Frank Clarke is the oldest of five brothers who all played professional football. At the age of 79, he passed away. Let’s see how did he die, what happened, and what was Frank Clarke Cause of Death.
How did Frank Clarke die?
I have some sad news to share with you today. Frank Clarke, a member of the original 1960 Cowboys team, died at the age of 84. He amassed 5,214 yards, 281 receptions, and 51 touchdowns during his eight-year Cowboys career.
Some sad news to bring you today.
— BBC Sport Cumbria (@bbccumbriasport) June 3, 2022
Until Terrell Owens broke it in 2007, his team record for touchdowns in a season stood. His two boys and a daughter are his only survivors.
Frank Clarke does not let the guest reach the front door, according to the entire 2008 profile of Clarke by Barry Horn and Albert Breer. His sleek, 74-year-old frame bounds down the stone walkway of the suburban mansion for the interception, exhibiting no scars from his football history.
Frank Clarke Cause of Death
According to his son Gregory, former Cowboys receiver Frank Clarke, a member of the 1960 squad, died Thursday morning in McKinney at the age of 84.
Clarke was the last of the founding Cowboys to leave the team. His final game was the legendary Ice Bowl in the 1967 NFL Championship Game.
Clarke was the first black football player at the University of Colorado, according to a 2008 SportsDay biography on him. He was the first black player on a racially split Dallas Cowboys team. He went on to become Dallas’ first black sports TV anchor and CBS’ first black NFL analyst.
Frank Clarke’s Early Life
On July 15, 1942, Frank James Clarke was born. He is the eldest of five brothers, all of whom played professional football.
After playing non-league football for Willenhall Town, he went on to play for Shrewsbury Town, Queens Park Rangers, Ipswich Town, and Carlisle United in the Football League.
Allan, Derek, Kelvin, and Wayne, his younger brothers, all played in the Football League, while Frank is the only one of the five who did not play for Walsall.
Frank Clarke’s Career
Mr. Clarke says, politely but forcefully, that he has been speaking his piece over the phone since February. Six weeks later, there is still nothing to discuss. He has things to do indoors, after all. A young mother cradles her infant son behind the front bay window. At the dining table, her oldest son is occupied.
Mr. Clarke’s career had been mostly forgotten until last fall when Terrell Owens was closing in on his 1962 team record for touchdown catches in a season. Mr. Owens’ record-breaking 15th touchdown catch occurred on I-85 in Charlotte. Mr. Clarke declined the Cowboys’ invitation to travel 150 miles and instead chose to watch the game on television.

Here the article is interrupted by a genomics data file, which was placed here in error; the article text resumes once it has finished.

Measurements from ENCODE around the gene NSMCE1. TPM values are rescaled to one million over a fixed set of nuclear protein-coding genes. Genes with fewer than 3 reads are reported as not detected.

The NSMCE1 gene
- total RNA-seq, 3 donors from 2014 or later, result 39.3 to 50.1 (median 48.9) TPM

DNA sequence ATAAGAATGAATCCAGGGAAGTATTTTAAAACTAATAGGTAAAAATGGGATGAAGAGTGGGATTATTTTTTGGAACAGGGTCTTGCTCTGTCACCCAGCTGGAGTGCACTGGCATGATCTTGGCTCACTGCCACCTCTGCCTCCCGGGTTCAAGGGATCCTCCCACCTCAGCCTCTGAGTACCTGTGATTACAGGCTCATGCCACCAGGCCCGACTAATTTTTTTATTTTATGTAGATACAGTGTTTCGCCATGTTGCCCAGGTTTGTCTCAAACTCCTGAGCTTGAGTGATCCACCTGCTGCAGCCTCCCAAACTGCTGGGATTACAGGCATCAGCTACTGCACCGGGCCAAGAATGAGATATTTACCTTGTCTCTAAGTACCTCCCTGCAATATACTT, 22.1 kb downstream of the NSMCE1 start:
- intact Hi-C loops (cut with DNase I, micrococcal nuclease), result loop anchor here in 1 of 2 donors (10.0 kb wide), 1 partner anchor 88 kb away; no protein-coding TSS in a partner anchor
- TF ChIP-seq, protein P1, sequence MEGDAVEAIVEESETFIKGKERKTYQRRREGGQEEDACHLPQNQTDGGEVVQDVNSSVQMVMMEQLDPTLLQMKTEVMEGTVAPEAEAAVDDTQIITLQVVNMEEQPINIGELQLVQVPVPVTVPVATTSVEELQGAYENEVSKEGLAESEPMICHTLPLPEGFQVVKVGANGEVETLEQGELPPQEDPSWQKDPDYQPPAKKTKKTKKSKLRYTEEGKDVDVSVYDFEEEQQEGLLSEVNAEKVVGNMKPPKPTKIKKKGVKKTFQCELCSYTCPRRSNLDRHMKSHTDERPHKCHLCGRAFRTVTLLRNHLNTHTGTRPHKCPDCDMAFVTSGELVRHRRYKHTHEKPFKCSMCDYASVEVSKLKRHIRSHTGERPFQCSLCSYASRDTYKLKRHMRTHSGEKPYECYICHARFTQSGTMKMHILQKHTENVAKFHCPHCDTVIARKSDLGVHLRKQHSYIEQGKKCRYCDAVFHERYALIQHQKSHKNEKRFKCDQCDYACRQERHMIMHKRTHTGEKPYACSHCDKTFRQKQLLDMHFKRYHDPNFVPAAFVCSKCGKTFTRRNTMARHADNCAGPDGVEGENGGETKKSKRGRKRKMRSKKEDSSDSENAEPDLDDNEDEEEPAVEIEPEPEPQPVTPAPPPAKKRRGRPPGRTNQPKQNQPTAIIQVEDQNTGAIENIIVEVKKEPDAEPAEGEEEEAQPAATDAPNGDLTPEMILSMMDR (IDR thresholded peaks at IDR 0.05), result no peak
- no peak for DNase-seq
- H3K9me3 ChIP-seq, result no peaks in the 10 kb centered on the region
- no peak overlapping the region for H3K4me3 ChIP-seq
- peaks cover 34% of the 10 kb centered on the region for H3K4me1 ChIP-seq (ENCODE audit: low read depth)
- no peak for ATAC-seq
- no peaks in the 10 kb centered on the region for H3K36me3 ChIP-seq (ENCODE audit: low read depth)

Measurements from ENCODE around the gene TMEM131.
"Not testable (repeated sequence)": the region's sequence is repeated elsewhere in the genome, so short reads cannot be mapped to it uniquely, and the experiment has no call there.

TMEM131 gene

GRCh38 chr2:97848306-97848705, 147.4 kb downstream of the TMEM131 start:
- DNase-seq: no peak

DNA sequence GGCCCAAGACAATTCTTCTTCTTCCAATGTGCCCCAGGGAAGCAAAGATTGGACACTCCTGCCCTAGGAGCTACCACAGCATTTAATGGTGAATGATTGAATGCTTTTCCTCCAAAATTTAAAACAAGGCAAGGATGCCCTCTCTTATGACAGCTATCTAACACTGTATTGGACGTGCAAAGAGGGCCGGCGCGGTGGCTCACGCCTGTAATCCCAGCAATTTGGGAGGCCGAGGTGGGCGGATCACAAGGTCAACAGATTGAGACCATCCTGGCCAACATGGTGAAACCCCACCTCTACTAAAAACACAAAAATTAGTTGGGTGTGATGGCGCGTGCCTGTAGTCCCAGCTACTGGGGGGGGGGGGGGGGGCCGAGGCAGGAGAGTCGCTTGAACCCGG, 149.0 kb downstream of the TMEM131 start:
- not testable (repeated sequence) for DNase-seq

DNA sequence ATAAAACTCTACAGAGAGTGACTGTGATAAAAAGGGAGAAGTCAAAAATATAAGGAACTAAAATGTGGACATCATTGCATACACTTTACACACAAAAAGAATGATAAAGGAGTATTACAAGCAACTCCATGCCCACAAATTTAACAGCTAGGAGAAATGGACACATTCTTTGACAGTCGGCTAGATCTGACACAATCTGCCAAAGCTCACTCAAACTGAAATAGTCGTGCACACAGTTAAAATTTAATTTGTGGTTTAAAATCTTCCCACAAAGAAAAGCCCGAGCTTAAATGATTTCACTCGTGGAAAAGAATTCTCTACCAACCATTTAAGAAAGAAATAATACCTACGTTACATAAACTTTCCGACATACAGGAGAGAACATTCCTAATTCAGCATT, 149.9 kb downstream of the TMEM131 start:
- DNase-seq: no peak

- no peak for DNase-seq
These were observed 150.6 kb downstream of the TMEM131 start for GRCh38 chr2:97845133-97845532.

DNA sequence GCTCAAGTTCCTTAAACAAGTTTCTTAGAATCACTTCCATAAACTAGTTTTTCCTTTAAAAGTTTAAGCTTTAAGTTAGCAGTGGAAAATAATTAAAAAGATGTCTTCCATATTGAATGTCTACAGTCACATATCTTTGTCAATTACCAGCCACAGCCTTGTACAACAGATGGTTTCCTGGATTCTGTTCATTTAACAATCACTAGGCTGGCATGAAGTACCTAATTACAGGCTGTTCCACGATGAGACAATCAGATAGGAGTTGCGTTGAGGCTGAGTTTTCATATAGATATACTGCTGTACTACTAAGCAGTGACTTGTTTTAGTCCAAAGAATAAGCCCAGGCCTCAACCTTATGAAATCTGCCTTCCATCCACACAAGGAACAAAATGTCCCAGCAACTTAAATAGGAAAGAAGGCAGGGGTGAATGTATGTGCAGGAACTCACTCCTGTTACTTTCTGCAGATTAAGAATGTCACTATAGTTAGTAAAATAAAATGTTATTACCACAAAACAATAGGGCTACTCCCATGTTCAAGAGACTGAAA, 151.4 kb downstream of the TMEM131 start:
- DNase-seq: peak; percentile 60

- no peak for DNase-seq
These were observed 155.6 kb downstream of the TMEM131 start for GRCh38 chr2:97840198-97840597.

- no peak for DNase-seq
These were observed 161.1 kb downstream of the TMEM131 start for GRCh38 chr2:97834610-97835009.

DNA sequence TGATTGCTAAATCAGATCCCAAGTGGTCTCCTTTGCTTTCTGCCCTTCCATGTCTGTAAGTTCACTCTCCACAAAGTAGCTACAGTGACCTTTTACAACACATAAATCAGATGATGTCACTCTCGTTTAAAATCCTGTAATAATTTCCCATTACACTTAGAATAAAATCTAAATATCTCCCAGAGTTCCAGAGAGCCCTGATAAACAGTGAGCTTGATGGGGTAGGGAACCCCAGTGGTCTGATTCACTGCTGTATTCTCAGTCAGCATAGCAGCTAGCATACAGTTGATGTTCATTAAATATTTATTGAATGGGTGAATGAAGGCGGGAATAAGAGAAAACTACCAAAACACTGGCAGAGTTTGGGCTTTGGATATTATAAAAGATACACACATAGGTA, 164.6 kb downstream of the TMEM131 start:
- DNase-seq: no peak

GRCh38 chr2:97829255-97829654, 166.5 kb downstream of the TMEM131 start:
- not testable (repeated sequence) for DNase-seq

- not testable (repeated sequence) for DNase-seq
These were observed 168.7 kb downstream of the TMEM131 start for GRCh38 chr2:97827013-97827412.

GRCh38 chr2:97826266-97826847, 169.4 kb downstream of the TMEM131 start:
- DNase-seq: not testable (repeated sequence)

Mr. Clarke did give a few phone interviews to the media at the time. Mostly, he expressed his joy for Mr. Owens. If he said that after reinventing himself in the mid-1970s, he found his calling as a nanny, it remained unnoticed. Mr. Clarke has worked as a nanny for over a quarter-century, the last four years in the home of Jennifer Weaver, an attorney, and her husband, Todd Tugwell, an environmental consultant.
Mr. Clarke was previously the University of Colorado’s first black football player. He was the first black player on a racially split Dallas Cowboys team. He went on to become Dallas’ first black sports TV anchor and the first black NFL analyst.
From football to television,
When he wasn’t working NFL games for CBS, Mr. Clarke hosted sports reports for WFAA-TV (Channel 8) on weekends. He pushed himself into work at a bank and the youth council during the week.
Mr. Lipscomb, an ex-council member, stated, “He had the respect of tiny toughies and got them back in the main vein.” “He had the capacity to hold the attention of both street thugs and CEOs.” The thought of a former high-profile Cowboy being featured on Channel 8 appealed to them.
When Mr. Clarke joined Channel 8 in 1968, Verne Lundquist, the station’s lead sports anchor, observed, “The Cowboys sprang on the scene with the NFL Championship Games versus Green Bay in 1966 and 1967.”
Tribute to Frank Clarke’s Death
Steve Davies said,
Rip Frank Clarke the only brother not to play for Walsall but part of a legendary local family regardless. Thoughts with family and friends at this desperately sad time.
Condolences go out to the family of Frank Clarke who has sadly passed away. Frank played 76 times for us scoring 24 goals between 1968 and 1970. Signed from @shrewsburytown in February 1968. He was a big part in our final push to promotion in 1967-68. Rest in Peace, Frank
Ipswitch town FC said,
The Club is saddened to learn about the passing of former Town forward, Frank Clarke. The thoughts of everyone at #itfc are with Frank’s family and friends at this time.
Robbie Field said,
Sad news. Your old strike partner at QPR Frank Clarke has passed. The eldest of 5 brothers to have played the game. That “idiot” Vic Buckingham forced you out at Fulham to sign younger brother Allan. Did you have a laugh about it with Frank?
Follow us on Twitter to get instant notifications and news.